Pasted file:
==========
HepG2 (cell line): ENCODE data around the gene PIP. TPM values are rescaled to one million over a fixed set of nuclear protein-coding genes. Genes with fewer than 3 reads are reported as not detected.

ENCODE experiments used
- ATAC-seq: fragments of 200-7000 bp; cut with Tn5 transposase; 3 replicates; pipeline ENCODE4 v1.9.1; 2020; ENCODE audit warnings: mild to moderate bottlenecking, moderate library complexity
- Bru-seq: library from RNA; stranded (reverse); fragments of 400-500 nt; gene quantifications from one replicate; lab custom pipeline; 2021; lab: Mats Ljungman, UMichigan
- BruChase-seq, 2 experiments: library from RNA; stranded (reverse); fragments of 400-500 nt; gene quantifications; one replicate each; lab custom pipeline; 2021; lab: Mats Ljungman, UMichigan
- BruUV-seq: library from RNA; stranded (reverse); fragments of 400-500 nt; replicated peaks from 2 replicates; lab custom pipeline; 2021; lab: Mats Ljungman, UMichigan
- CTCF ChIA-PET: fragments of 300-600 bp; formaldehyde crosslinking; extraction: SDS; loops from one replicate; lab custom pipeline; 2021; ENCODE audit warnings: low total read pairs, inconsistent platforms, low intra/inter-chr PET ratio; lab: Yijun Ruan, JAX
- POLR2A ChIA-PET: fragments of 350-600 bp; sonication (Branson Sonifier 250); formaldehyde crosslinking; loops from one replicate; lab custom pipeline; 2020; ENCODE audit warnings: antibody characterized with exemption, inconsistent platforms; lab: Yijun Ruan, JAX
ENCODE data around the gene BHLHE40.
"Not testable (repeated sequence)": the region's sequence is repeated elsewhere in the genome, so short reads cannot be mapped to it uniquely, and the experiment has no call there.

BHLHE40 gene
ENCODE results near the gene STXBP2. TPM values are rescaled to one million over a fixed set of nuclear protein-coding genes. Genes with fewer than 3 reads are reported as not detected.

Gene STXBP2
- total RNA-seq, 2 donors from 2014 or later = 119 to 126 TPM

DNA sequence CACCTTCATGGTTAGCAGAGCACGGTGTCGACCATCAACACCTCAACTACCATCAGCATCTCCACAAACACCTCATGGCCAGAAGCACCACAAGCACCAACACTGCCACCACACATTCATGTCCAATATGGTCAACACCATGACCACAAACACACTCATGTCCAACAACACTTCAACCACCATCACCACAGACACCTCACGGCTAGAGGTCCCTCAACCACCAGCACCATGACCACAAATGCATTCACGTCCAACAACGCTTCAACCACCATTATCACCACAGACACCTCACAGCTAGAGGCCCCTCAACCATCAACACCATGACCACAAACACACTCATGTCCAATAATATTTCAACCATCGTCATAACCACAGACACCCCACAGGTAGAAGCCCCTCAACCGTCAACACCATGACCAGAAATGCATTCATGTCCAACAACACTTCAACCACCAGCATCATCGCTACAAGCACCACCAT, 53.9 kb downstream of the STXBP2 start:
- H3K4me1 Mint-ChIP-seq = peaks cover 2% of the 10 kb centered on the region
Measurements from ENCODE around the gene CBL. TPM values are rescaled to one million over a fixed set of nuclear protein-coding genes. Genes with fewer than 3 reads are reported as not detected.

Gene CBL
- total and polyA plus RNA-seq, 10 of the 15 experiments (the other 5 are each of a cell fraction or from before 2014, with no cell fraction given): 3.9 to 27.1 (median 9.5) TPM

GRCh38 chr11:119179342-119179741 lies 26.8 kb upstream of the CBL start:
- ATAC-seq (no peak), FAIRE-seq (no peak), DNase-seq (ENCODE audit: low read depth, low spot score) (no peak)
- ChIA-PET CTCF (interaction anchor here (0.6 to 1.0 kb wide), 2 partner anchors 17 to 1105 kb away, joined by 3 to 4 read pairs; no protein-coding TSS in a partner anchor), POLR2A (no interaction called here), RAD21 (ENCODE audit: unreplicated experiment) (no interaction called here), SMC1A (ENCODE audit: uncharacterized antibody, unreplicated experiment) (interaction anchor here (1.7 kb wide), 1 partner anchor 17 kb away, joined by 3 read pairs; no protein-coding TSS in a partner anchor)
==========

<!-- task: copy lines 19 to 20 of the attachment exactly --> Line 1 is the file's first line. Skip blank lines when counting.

- total and polyA plus RNA-seq, 10 of the 15 experiments (the other 5 are each of a cell fraction or from before 2014, with no cell fraction given): 3.9 to 27.1 (median 9.5) TPM

GRCh38 chr11:119179342-119179741 lies 26.8 kb upstream of the CBL start: